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The Silver Edge to Inflation Hedging

There are bright sides to the dark cloud of inflation, and for some investors one of them may be silver.Silver is generally seen as gold’s sister metal — not as valuable, and not nearly as ubiquitous in terms of demand, but that doesn’t mean it…

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There are bright sides to the dark cloud of inflation, and for some investors one of them may be silver.

Silver is generally seen as gold’s sister metal — not as valuable, and not nearly as ubiquitous in terms of demand, but that doesn’t mean it should be counted out of a diverse portfolio.

Because of its precious metal status, silver can be a decent hedge against inflation as its worth is derived differently from paper currencies. Unlike paper currencies, silver cannot be printed, and has a limited supply. When the US dollar weakens (either because of increased money supply or inflation), the silver price tends to rise.


This limited supply posed a problem to the US Department of the Treasury back in the 1950s, when coinage was still made from silver. As the US recovered post-war, demand for industrial silver and coinage both boomed, forcing the treasury to sell its silver holdings to keep the price at its monetary value. If it hadn’t done so, individuals would have had the incentive to melt silver and sell it for a higher price than its monetary value.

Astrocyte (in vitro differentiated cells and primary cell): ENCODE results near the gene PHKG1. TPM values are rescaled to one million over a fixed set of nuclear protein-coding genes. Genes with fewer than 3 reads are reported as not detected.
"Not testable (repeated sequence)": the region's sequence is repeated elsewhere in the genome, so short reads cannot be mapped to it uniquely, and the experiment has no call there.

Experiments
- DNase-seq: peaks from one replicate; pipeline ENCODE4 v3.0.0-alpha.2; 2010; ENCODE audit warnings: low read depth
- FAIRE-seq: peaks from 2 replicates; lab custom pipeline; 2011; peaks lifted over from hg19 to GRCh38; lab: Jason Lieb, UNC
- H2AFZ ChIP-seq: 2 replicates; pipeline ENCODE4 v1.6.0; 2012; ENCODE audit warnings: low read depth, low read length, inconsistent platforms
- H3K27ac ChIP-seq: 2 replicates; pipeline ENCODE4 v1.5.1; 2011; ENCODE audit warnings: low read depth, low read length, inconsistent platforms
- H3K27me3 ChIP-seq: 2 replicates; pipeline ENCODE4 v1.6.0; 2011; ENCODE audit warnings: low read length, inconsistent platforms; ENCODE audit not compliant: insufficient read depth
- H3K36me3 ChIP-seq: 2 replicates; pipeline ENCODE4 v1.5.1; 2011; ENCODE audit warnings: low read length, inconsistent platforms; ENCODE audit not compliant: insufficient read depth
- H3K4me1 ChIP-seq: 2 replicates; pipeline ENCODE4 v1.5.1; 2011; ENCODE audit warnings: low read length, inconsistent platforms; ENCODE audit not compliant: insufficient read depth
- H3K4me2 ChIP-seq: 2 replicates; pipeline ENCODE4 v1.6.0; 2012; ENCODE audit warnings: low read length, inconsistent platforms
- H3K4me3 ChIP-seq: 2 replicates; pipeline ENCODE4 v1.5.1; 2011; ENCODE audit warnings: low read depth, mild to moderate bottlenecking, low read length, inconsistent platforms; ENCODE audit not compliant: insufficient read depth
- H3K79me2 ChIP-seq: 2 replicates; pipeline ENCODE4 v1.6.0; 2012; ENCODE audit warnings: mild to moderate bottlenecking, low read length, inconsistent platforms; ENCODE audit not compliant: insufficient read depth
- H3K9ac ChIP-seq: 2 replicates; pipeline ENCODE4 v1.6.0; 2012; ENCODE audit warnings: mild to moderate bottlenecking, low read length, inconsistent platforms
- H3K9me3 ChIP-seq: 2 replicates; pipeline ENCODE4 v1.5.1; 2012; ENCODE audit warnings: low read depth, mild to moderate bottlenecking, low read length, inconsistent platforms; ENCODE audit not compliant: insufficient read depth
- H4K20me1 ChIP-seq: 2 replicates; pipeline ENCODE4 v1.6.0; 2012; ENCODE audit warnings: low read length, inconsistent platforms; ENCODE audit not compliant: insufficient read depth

Silver is no longer used for general coinage, but it still has great use from an investment perspective. And aside from being a precious metal (and thus a store of wealth), silver has many industrial applications: in batteries, smartphones, glass coatings and water filtration, to name just a few. The industrial use of silver accounted for nearly half of silver demand in 2020 (up 8 percent from the year before,) according to the Silver Institute.

The silver market has seen volatility over the years. Silver hit its highest price (US$48.70 per ounce) in the 1970s on the back of a confluence of factors, including perceptions of limited supply and high inflation. Prices then declined steady until the 2000s, when they began a slow uptick, nearly reaching the US$50 level again in 2011. Another steady decline followed until mid-2020, when fears over surging inflation (on the back of pandemic stimulus) and renewed economic output (as economies opened) once again drove prices up.

Inflation and silver: Understanding the correlation


Historically, silver and inflation haven’t had a direct relationship that can be neatly quantified. Many experts argue against it as a hedge, opting for other assets like real estate and stocks. And while it’s tricky at best to say silver and inflation have a direct correlation, silver has certain attributes that make it a useful investment in a portfolio.

The first is that silver tends to move in tandem with gold: when the price of gold rises, so too does the price of silver. Gold and inflation have a stronger correlation, and thus silver benefits from this once-removed relationship.